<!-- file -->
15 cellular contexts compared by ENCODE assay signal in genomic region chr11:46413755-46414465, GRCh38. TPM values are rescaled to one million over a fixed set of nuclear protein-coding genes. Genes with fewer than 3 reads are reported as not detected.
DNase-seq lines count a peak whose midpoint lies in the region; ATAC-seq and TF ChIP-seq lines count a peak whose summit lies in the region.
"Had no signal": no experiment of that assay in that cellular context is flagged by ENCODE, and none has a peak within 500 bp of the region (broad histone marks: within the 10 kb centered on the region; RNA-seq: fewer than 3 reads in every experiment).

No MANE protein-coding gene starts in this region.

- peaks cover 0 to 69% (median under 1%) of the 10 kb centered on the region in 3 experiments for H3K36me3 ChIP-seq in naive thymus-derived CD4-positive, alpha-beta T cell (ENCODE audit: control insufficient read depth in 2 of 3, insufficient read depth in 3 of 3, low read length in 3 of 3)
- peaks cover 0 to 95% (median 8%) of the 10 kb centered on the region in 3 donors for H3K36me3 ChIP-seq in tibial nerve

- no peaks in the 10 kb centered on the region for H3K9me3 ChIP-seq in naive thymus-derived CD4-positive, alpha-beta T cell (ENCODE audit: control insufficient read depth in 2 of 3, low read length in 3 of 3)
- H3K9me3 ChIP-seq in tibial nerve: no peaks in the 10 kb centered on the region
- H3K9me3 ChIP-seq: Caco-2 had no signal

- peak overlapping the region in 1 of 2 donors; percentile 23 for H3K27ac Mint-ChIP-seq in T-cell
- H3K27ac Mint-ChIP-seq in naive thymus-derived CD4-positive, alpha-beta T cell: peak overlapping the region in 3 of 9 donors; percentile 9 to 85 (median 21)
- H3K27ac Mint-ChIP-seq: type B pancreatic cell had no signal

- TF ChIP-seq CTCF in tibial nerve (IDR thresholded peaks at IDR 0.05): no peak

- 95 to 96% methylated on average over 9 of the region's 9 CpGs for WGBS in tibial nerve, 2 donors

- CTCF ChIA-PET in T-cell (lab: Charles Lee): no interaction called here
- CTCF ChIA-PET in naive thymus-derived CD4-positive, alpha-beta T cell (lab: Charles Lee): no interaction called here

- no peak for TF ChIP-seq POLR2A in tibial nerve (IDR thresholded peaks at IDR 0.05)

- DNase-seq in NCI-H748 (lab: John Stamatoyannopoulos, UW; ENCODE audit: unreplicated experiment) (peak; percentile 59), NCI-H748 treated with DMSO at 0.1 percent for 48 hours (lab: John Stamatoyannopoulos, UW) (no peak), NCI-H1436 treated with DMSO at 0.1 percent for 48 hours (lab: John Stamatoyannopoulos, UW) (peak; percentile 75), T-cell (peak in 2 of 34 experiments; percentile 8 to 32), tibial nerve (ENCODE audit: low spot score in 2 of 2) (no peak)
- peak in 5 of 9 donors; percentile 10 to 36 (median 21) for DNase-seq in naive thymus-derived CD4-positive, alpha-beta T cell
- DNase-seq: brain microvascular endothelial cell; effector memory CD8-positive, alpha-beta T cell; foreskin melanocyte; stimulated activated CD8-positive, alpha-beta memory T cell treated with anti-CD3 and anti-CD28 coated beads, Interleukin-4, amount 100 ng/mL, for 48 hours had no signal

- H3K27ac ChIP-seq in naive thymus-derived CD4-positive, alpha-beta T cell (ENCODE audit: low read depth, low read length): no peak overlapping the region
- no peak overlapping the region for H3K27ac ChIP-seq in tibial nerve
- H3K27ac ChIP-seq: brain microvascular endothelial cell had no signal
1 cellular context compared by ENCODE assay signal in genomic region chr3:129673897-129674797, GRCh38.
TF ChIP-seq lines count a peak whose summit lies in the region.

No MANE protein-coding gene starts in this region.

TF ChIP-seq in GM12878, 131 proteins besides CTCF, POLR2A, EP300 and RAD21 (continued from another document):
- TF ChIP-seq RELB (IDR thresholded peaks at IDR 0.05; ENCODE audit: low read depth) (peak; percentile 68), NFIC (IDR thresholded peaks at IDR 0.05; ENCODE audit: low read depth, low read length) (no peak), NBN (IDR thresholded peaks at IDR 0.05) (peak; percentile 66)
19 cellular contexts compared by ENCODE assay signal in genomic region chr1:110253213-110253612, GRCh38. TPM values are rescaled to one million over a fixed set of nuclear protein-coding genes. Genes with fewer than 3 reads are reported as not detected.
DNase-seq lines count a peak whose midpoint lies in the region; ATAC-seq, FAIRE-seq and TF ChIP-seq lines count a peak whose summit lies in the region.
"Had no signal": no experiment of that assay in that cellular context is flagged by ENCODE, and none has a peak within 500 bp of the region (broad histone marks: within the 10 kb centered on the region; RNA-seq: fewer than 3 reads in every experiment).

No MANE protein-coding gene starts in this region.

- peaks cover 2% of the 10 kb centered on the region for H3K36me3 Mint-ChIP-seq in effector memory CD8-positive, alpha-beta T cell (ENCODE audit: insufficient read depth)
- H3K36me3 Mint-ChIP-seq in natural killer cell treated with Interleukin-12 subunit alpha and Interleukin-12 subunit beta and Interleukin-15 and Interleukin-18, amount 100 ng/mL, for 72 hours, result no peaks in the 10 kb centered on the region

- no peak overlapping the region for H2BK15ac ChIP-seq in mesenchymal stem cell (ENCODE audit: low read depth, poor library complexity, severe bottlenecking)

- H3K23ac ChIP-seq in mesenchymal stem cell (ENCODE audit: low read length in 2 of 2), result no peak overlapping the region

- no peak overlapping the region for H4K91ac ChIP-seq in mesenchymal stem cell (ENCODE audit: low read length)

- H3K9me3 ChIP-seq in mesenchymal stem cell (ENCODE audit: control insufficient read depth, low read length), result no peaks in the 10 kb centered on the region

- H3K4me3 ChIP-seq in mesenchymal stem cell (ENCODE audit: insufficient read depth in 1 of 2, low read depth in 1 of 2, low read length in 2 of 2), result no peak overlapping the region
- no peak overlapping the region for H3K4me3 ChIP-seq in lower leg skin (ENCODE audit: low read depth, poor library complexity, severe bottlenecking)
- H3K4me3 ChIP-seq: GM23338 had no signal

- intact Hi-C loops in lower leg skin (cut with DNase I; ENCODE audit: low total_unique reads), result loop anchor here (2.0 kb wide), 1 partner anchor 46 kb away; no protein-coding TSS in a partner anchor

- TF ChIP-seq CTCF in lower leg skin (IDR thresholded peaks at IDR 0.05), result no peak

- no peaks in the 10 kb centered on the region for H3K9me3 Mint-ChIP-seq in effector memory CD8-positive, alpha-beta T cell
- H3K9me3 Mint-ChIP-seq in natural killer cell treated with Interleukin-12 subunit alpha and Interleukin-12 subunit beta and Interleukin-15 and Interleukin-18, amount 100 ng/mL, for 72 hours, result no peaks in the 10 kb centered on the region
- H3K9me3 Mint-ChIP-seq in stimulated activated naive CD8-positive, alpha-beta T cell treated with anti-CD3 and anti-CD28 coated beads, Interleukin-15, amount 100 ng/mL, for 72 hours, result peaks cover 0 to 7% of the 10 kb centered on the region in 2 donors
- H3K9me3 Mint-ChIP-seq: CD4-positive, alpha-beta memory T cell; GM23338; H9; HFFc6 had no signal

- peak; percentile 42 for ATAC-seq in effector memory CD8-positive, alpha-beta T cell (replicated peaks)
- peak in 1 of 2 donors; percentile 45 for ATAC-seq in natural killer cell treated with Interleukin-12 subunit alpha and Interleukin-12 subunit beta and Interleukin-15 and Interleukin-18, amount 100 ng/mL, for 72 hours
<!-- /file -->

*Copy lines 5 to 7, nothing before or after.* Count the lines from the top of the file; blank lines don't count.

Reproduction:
- peaks cover 0 to 69% (median under 1%) of the 10 kb centered on the region in 3 experiments for H3K36me3 ChIP-seq in naive thymus-derived CD4-positive, alpha-beta T cell (ENCODE audit: control insufficient read depth in 2 of 3, insufficient read depth in 3 of 3, low read length in 3 of 3)
- peaks cover 0 to 95% (median 8%) of the 10 kb centered on the region in 3 donors for H3K36me3 ChIP-seq in tibial nerve

- no peaks in the 10 kb centered on the region for H3K9me3 ChIP-seq in naive thymus-derived CD4-positive, alpha-beta T cell (ENCODE audit: control insufficient read depth in 2 of 3, low read length in 3 of 3)